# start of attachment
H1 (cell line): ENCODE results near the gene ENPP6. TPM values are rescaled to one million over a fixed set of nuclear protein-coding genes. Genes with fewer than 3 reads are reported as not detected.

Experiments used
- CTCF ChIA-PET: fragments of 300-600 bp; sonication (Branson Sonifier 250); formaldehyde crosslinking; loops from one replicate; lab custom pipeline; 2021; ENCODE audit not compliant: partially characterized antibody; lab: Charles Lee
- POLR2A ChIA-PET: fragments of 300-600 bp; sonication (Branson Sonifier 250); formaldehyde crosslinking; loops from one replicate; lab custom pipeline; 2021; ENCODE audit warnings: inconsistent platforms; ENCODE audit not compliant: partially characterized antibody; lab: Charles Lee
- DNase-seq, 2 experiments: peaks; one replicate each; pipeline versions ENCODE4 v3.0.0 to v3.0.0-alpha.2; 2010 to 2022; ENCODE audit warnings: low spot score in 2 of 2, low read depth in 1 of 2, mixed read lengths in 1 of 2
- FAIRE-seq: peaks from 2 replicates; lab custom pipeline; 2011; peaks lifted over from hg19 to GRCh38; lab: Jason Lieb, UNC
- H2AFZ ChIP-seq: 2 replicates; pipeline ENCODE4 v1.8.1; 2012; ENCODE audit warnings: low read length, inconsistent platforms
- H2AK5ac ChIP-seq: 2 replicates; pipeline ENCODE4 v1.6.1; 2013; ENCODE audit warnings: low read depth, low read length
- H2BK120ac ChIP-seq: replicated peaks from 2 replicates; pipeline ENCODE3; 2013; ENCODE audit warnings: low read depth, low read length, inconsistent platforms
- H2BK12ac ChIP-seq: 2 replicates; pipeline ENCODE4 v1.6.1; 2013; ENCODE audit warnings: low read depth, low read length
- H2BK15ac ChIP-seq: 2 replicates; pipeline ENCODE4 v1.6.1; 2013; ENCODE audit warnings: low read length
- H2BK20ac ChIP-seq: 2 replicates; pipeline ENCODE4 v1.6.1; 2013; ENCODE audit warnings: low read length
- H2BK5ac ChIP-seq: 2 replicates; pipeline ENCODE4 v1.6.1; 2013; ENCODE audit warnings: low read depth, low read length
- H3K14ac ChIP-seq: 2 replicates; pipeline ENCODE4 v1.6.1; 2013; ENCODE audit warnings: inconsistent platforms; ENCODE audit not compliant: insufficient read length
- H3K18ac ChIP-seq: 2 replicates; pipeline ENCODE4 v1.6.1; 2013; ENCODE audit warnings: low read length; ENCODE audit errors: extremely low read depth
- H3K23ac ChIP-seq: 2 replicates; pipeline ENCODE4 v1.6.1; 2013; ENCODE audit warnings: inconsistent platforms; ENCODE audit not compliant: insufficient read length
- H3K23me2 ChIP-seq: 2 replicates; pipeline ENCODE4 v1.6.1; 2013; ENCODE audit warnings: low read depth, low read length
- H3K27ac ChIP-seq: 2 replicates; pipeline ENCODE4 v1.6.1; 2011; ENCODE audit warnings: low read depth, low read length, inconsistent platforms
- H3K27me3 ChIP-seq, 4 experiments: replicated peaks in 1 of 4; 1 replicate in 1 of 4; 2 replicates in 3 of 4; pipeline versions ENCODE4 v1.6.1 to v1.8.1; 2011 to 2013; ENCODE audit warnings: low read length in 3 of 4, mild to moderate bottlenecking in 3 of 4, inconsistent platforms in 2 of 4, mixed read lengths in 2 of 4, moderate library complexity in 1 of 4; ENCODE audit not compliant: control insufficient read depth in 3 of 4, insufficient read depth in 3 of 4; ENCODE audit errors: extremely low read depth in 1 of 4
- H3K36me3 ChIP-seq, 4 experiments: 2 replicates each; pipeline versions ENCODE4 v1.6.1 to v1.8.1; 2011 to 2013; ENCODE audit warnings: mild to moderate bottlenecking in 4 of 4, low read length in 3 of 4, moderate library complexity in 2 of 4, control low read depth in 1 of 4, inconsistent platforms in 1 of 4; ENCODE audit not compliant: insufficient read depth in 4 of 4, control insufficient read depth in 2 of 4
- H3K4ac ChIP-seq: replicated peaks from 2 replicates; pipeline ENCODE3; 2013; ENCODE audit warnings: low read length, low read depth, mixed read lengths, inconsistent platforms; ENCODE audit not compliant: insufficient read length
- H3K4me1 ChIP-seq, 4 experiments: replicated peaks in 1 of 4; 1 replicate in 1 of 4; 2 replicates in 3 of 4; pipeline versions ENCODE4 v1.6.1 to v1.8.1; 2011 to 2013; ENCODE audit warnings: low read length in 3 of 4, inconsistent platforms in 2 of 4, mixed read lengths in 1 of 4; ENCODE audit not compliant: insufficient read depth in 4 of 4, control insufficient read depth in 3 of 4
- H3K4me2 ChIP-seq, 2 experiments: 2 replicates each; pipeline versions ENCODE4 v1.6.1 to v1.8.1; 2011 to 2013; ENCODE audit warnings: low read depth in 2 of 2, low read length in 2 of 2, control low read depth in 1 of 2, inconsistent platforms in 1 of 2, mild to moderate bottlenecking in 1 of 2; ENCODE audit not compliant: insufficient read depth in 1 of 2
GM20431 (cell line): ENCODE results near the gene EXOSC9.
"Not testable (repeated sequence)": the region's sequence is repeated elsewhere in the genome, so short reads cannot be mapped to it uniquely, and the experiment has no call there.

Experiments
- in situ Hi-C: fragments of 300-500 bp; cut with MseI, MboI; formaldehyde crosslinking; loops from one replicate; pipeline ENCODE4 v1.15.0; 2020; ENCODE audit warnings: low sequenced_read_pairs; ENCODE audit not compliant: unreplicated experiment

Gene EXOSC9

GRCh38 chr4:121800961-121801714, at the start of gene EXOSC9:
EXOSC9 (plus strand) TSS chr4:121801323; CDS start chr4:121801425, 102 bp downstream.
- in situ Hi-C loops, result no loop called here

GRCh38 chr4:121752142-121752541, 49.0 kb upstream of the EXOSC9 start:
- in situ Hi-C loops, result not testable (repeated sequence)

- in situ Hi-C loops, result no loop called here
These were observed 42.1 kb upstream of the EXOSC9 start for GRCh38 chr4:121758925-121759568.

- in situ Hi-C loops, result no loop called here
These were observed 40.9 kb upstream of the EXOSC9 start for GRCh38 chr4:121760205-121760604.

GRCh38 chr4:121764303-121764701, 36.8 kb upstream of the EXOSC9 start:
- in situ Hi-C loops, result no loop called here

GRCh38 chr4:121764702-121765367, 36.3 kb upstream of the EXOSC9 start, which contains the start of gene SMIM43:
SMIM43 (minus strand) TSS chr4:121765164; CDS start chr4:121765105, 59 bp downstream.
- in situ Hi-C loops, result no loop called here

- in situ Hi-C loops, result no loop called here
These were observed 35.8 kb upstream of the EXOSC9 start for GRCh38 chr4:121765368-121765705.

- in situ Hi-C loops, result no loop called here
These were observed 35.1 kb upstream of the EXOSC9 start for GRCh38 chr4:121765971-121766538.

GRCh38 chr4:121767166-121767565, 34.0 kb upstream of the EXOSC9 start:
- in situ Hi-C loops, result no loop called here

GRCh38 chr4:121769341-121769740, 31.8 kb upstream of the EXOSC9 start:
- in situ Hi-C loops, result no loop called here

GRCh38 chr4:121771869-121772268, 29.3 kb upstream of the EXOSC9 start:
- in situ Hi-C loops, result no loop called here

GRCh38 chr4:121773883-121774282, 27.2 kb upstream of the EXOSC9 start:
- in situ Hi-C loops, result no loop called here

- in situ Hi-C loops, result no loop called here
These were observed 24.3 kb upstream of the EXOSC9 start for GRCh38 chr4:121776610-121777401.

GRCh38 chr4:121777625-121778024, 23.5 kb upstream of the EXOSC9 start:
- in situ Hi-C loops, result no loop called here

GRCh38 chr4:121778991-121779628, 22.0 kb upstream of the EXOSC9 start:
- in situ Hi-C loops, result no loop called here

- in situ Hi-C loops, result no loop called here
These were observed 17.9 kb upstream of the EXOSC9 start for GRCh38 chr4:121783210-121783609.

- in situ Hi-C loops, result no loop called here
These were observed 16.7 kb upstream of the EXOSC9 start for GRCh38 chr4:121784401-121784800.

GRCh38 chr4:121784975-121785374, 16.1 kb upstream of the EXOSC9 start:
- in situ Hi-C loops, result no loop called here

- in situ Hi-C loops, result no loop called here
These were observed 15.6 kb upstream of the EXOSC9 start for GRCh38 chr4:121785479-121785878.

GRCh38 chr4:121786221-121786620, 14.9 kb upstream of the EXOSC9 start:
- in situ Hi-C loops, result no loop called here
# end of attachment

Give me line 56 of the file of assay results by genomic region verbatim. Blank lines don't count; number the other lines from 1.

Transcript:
These were observed 24.3 kb upstream of the EXOSC9 start for GRCh38 chr4:121776610-121777401.